More local culture
A short walk from Sneinton Market is Green’s Windmill and Science centre. We visited the windmill last week where they group worked on sketches of the setting. Unfortunately, on the day we visited, the windmill was closed but Shamila had popped in the previous day to pick up some information. She said that like the shopkeeper in the paint shop, the staff were very interested in the group and had printed off leaflets in a range of languages to help the group access the information about the windmill. It is encouraging that our meetings with members of the public are so positive.
The session last week had ended with Shamila walking with them to her favourite place in the city – the view from Colwick Woods over the city.
Today, we are in the New Art Exchange learning space and Shamila wants to encourage them to develop any of the sketches from our visits to different places in the city. To remind them of where they have been, she has pinned photographs around the room. The session begins today with them writing words around the photographs, she encourages them to write in either English or their preferred language. All opt for English though some use their phones for translations.
Then they settle to their own pieces. One boy shows me his frottage work explaining how he made it by collecting leaves in the castle- he points out two of the leaves that remind him of trees in Afghanistan.
Another is recreating Green’s Windmill in collage form.
He begins showing Shamila videos on his phone of how to make flour to make bread in Afghanistan. He shows others the bread ovens on the video explaining they have them in Afghan homes and shops. They share images of breadmaking in their countries on their phones Shamila encourages him to incorporate some of this into his representation of the windmill.
They begin to put their work on the wall near the photographs.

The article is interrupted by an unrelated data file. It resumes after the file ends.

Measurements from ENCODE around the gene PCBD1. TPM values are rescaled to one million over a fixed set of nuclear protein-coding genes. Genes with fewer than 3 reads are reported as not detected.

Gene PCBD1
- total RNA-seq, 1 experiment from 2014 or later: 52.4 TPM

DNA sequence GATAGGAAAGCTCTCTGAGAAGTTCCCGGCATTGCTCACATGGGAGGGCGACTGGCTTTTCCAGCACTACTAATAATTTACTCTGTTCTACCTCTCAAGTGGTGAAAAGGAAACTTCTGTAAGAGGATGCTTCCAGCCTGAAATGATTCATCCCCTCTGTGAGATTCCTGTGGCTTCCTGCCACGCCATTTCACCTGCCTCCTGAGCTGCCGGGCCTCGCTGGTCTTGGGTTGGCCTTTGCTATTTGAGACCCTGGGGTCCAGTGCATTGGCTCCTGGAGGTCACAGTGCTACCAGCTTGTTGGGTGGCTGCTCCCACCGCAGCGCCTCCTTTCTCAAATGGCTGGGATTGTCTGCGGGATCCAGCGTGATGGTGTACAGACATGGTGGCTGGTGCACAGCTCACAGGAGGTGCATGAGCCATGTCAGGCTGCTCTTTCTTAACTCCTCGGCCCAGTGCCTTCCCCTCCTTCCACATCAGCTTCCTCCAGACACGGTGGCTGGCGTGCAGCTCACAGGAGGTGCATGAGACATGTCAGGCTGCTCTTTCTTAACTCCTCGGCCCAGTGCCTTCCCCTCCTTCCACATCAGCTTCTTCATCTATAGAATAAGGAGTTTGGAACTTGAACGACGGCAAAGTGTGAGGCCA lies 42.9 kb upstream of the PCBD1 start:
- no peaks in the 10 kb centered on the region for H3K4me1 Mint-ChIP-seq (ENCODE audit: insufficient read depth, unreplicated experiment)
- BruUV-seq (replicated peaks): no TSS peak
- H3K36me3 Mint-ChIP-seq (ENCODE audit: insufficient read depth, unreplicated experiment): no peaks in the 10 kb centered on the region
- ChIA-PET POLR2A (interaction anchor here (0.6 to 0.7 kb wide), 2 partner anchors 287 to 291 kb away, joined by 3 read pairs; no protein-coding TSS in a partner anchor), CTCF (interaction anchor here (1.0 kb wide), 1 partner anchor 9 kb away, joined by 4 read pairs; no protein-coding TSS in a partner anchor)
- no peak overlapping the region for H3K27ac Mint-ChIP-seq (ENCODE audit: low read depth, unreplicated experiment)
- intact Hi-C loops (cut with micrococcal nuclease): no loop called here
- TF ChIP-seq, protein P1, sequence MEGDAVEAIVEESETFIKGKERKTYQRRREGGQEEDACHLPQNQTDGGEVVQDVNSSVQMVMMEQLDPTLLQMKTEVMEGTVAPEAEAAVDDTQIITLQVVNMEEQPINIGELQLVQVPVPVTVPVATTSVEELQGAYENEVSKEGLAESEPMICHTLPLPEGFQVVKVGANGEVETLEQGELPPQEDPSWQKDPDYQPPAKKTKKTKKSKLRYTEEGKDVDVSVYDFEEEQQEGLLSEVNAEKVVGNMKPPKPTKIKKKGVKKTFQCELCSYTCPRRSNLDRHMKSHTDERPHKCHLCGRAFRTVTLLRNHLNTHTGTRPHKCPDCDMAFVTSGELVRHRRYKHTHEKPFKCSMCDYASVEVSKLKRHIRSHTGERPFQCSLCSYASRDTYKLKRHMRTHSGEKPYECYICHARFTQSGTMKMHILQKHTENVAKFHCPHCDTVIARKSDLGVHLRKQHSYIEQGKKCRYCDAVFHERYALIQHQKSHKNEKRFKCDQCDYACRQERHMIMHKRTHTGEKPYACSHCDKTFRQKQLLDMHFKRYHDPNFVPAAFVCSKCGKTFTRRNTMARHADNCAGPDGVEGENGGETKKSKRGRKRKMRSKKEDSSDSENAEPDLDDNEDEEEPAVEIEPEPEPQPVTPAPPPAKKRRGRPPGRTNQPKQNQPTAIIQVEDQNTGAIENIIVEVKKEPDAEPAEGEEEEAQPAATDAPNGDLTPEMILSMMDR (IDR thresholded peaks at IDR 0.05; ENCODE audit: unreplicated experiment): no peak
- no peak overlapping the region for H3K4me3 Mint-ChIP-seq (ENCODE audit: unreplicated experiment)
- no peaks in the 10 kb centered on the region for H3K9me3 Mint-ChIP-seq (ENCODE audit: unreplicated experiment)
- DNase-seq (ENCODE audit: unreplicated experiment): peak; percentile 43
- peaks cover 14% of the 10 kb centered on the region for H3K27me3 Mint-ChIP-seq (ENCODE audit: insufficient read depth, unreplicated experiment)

I am struck by how free-flowing the session has been- this seems to have allowed them to pursue their own ideas for the work. They use their phones as an important resource throughout. As well as documenting their activities through the taking of many selfies of themselves and their developing
work, they use the phones to communicate, to look up examples of images of what they are trying to say or create, or to look for English translations of words and phrases. They do this with us and with each other because amid so many languages, English is the common one.
Shamila tells me that the boy who expressed an interest in the art club has been attending it regularly mixing with a range of others in his age group. He has also volunteered to join the Young Producers group, a body of young people who help the New Art Exchange in their planning of events. He has real aptitude and Ruth has been encouraging him to consider an art course. His first reaction was ‘how can I do that?’ which seemed to be both an expression of disbelief that this was a possibility and also a genuine question about the processes involved. When I had asked him if he had done any art previously, he laughs and says ‘No! How would I have done that in my country?’
Ruth forwards an email from him the following day in which he thanks her for her support and encouragement as he is planning now to attend a college open day for an art course. She promises to help him prepare a portfolio. I wonder would this have happened for this young person without the Art of Belonging programme and the encouragement of professional artists?